Eric Fichtl

When Disaster Strikes: Considerations for Helping Relief Efforts

The decision to head to a disaster area is not one that should be taken without first considering the complexities of the situation.


This text originally published: 30 June 2005

<p>Image: Creative Commons, Flickr / Yisris used under CC BY 2.0 license, https://creativecommons.org/licenses/by/2.0/</p>



When disasters strike, many of us look for a way to contribute to the relief of the victims. Our desire to help can surface whether the disaster is natural, such as a hurricane or earthquake, or human-caused, such as a refugee crisis, or even some combination of the two, like a drought-induced famine. As we struggle to find ways to help our fellow human beings in places that are often far from our homes, we must weigh our options, and our feelings, carefully. The decision to head to a disaster area is not one that should be taken without first considering the complexities of the situation. This article gives you a few issues to think about as you look to get involved in the disaster response.

Helping out close to home

Often, the fastest way to assist disaster victims is to donate money to a charity that is responding to the disaster. Many charities specialize in providing relief in acute disaster areas, yet they face significant financial outlays to get their staff, equipment, and supplies to the affected regions. Your donation helps put experienced disaster responders on the ground, and gives them the tools they need to help victims recover.

If you aren’t in a financial position to donate, you can still help the relief effort in a variety of ways, often right in your own community. For instance, you can contribute to the disaster response by collecting supplies to send, by volunteering at the local office of a charity that has sent staff to the affected area, or by organizing other initiatives in your community that raise awareness about, and funding for, the relief effort. Such efforts shouldn’t be downplayed: Running a food drive, organizing a benefit, collecting clothes and supplies, or lobbying community leaders to support the relief effort can all generate tangible results for disaster victims. Idealist’s Volunteer Center can give you tips on getting active in your area.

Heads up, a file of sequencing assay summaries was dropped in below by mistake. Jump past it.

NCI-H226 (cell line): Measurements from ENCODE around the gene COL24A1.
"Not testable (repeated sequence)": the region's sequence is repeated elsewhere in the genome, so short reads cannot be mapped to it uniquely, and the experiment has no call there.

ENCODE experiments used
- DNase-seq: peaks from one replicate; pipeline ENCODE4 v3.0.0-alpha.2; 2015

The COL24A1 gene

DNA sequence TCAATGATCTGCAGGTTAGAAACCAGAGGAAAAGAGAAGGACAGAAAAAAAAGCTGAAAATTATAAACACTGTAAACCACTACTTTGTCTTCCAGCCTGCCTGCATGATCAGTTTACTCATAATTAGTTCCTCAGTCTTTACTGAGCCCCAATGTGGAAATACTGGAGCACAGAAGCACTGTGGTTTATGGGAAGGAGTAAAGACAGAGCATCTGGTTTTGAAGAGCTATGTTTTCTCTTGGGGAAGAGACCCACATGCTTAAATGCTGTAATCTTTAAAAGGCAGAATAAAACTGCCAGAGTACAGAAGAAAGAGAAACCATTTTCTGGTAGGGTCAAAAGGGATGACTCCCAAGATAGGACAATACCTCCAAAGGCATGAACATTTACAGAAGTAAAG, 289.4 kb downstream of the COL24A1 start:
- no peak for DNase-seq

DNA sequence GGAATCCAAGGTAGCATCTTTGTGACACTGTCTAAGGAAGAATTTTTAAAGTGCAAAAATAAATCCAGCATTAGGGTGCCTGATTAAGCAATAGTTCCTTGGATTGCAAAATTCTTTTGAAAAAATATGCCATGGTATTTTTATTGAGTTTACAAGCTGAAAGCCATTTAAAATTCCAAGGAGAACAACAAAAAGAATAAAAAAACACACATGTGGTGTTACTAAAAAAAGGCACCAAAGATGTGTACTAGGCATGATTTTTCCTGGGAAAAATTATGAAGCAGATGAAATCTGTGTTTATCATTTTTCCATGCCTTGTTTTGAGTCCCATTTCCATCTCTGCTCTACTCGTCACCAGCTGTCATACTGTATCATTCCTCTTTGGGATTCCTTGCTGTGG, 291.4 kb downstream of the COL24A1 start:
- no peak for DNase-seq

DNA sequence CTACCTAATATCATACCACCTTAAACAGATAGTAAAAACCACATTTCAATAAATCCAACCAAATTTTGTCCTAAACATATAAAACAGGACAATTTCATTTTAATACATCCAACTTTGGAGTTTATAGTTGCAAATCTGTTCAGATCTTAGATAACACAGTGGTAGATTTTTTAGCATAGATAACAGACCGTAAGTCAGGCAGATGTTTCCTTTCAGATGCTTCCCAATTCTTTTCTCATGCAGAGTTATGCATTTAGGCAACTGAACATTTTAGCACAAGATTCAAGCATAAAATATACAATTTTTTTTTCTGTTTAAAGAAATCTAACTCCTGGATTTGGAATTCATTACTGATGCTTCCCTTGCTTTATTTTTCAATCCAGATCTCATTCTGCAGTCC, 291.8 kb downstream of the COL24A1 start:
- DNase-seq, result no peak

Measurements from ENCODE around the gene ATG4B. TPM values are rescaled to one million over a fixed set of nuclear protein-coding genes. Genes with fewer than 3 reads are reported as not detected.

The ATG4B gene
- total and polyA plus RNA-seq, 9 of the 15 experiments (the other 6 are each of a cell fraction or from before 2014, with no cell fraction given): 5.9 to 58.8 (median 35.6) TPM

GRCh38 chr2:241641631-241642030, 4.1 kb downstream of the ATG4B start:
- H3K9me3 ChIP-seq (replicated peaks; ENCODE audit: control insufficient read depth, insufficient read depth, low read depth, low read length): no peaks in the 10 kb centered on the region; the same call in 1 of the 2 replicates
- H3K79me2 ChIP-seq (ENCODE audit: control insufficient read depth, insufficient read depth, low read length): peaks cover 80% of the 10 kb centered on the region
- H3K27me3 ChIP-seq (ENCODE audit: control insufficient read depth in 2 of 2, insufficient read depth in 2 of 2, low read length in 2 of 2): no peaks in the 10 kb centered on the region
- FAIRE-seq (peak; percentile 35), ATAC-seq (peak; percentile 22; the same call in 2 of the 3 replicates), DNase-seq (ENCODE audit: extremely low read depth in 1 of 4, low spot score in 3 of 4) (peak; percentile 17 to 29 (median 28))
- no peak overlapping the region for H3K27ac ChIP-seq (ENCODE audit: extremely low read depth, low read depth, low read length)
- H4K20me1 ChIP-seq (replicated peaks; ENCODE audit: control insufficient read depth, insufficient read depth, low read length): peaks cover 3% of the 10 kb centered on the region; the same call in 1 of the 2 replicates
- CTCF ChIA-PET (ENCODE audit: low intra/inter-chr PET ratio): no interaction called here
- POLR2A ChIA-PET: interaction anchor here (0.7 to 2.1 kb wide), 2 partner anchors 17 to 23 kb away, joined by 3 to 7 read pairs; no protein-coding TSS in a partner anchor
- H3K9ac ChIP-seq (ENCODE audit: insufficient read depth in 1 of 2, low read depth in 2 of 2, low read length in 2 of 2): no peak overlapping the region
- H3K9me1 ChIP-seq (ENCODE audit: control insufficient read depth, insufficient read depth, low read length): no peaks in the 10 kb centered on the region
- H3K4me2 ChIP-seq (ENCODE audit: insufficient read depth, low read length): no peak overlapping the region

So, you still want to go?

For some people, donating money or volunteering locally feels too passive, or may not be financially possible. Seeing images of disaster often prompts an urge to head to the affected area and assist victims directly. However, if your response is overly emotional and underestimates the complexity of working in a disaster area, you risk doing something rash for which you are unprepared, and you could damage the relief effort in the process. While there are opportunities to take an active role in disaster response, there are several crucial issues that would-be disaster responders must first consider.

Cost-benefit analysis